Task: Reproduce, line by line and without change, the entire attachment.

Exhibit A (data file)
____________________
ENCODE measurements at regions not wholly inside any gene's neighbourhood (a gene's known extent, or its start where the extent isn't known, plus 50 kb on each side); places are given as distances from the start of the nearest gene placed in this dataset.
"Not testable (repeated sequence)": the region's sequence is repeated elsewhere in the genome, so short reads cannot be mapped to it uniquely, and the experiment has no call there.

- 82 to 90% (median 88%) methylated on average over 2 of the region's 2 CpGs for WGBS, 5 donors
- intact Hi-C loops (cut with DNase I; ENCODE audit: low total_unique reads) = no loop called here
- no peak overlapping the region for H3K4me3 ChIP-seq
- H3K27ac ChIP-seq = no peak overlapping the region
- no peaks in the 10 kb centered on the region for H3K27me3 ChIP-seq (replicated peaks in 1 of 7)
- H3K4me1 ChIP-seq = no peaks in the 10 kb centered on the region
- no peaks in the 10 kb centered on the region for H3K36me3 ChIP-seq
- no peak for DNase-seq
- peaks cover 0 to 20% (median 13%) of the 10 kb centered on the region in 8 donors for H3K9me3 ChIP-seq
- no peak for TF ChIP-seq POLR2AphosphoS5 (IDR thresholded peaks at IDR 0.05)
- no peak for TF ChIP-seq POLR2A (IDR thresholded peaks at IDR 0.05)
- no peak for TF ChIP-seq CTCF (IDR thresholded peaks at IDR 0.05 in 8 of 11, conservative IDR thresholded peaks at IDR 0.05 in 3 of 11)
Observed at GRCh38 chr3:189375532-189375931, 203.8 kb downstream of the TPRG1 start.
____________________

ENCODE measurements at regions not wholly inside any gene's neighbourhood (a gene's known extent, or its start where the extent isn't known, plus 50 kb on each side); places are given as distances from the start of the nearest gene placed in this dataset.
"Not testable (repeated sequence)": the region's sequence is repeated elsewhere in the genome, so short reads cannot be mapped to it uniquely, and the experiment has no call there.

- 82 to 90% (median 88%) methylated on average over 2 of the region's 2 CpGs for WGBS, 5 donors
- intact Hi-C loops (cut with DNase I; ENCODE audit: low total_unique reads) = no loop called here
- no peak overlapping the region for H3K4me3 ChIP-seq
- H3K27ac ChIP-seq = no peak overlapping the region
- no peaks in the 10 kb centered on the region for H3K27me3 ChIP-seq (replicated peaks in 1 of 7)
- H3K4me1 ChIP-seq = no peaks in the 10 kb centered on the region
- no peaks in the 10 kb centered on the region for H3K36me3 ChIP-seq
- no peak for DNase-seq
- peaks cover 0 to 20% (median 13%) of the 10 kb centered on the region in 8 donors for H3K9me3 ChIP-seq
- no peak for TF ChIP-seq POLR2AphosphoS5 (IDR thresholded peaks at IDR 0.05)
- no peak for TF ChIP-seq POLR2A (IDR thresholded peaks at IDR 0.05)
- no peak for TF ChIP-seq CTCF (IDR thresholded peaks at IDR 0.05 in 8 of 11, conservative IDR thresholded peaks at IDR 0.05 in 3 of 11)
Observed at GRCh38 chr3:189375532-189375931, 203.8 kb downstream of the TPRG1 start.